1. sensorineural hearing loss

2. conduction hearing loss

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79

sensorineural hearing loss

nerve deafness

-caused by heredity, aging, and prolonged exposure to ear splitting music

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conduction hearing loss

caused by damage to mechanical system that conducts sound waves to cochlea

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81

What is the cure for nerve deafness?

cochlear implant

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82

cochlear implant

device that converts sounds into electrical signals and stimulates auditory nerve through electrodes

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83

auditory nerve

-allows pressure in the middle ear to be equalized with the atmospheric pressure

-leads to the throat as well

-being on an airplane

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84

vestibule

contains receptors for sense of equilibrium

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85

semicircular canals

fluid-filled, are shaped tubes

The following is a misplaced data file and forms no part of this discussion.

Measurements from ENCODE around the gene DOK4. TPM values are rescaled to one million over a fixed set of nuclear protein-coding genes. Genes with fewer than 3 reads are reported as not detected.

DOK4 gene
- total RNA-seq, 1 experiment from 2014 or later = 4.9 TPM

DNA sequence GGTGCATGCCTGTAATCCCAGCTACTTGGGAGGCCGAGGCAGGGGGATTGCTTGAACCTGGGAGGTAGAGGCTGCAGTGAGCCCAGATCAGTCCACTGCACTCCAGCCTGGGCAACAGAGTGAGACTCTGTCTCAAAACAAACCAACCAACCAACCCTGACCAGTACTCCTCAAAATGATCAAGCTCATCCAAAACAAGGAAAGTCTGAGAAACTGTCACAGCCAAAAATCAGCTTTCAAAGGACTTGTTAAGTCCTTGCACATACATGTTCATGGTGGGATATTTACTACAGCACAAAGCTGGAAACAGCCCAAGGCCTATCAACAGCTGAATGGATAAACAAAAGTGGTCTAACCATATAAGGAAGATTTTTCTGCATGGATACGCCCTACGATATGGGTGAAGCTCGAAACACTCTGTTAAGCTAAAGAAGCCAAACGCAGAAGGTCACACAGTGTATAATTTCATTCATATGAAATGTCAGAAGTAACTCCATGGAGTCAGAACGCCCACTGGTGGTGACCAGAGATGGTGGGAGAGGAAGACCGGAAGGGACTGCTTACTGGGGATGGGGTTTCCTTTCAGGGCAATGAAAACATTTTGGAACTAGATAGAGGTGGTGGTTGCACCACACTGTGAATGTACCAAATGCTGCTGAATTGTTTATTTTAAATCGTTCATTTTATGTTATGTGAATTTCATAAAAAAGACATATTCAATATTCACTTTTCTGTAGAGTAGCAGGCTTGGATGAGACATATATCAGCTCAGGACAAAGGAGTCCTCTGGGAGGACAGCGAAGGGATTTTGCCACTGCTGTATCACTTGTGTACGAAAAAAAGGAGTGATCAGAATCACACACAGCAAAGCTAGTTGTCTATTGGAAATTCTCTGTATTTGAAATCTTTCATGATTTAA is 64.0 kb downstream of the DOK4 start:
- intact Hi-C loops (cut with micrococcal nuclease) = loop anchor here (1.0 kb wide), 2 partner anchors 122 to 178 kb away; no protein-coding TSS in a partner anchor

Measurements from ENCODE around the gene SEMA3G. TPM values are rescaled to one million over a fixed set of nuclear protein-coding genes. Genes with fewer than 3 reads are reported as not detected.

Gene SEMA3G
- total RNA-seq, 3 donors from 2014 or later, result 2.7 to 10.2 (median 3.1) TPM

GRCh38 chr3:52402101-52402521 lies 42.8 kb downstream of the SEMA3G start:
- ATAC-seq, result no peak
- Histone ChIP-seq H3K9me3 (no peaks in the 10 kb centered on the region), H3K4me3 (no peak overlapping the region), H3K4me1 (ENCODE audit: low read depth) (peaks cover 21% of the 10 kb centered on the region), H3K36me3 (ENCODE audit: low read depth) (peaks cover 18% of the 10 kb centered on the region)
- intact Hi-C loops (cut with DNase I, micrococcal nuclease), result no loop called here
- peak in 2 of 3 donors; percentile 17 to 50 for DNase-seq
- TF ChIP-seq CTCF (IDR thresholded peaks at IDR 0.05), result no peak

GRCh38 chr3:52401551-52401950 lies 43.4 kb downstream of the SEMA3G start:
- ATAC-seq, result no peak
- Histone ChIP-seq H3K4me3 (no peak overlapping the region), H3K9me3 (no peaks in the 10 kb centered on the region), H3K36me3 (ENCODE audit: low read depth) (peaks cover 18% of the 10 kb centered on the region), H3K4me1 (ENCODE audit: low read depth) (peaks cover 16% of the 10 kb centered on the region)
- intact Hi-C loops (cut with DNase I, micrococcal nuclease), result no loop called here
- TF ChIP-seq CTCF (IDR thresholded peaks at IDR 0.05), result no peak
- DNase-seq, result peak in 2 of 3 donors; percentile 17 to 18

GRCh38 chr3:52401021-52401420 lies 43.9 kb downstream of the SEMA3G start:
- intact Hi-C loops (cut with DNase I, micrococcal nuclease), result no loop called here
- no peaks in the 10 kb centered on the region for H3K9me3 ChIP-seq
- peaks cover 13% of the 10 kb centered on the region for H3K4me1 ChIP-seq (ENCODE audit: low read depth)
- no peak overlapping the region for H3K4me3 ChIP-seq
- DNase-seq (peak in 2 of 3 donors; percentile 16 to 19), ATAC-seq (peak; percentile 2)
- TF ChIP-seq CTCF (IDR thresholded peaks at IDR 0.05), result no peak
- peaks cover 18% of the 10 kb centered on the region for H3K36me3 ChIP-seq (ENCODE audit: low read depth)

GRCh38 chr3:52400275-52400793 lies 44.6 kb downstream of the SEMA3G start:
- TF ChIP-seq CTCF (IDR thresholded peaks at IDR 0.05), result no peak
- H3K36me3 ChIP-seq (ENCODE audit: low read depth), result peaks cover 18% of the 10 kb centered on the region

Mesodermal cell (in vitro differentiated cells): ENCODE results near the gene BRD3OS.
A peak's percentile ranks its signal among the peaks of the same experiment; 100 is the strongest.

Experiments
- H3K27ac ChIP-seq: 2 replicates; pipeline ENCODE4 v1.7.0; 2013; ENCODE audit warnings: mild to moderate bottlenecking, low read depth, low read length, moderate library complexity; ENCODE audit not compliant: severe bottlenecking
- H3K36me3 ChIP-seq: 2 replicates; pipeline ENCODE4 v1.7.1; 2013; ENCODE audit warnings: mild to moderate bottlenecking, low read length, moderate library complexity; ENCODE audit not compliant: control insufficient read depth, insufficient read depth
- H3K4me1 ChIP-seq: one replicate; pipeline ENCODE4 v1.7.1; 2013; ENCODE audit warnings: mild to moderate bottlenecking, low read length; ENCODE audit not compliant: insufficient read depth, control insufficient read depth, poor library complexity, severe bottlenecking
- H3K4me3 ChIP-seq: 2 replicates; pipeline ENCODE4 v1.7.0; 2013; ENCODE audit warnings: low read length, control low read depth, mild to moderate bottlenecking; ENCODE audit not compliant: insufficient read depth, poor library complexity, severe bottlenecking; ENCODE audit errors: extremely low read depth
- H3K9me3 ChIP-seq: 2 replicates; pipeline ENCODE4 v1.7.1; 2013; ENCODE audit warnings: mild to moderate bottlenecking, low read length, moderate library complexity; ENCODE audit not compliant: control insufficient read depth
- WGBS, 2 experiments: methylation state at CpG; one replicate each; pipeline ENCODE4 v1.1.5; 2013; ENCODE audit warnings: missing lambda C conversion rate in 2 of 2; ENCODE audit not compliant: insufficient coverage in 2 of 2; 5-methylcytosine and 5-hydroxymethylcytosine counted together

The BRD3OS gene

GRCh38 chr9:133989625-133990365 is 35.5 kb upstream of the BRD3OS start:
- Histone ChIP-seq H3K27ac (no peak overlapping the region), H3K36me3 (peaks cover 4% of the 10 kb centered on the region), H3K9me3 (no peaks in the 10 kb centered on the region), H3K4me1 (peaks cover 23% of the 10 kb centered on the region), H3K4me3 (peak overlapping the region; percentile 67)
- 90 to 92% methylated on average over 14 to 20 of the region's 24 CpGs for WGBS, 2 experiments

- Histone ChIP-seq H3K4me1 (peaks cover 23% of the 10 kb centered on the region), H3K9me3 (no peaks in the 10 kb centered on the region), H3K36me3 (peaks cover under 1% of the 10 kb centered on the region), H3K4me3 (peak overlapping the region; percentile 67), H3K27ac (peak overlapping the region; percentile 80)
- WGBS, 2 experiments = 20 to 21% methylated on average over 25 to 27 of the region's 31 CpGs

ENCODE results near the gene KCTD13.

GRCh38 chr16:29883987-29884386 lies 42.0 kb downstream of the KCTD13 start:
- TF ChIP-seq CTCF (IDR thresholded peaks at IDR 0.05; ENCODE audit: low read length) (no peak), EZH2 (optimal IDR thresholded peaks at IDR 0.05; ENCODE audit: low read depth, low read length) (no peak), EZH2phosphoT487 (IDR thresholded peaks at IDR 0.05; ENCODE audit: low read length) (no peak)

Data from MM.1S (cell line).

-deals with head movement

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86

distinguishing pitch/ basilar membrane

helps us discriminate pitch

-found in the cochlea

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timbre

-complexity of sound determines its timbre

-tonal quality

-voices of different people, instruments, etc

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88

What is the 2 theory?

1. place theory

2. frequency theory

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89

place theory

-different pitches b/c different sound waves trigger activity along basilar membrane

-high frequency

-low frequency

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high frequency

beginning of cochlea

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low frequency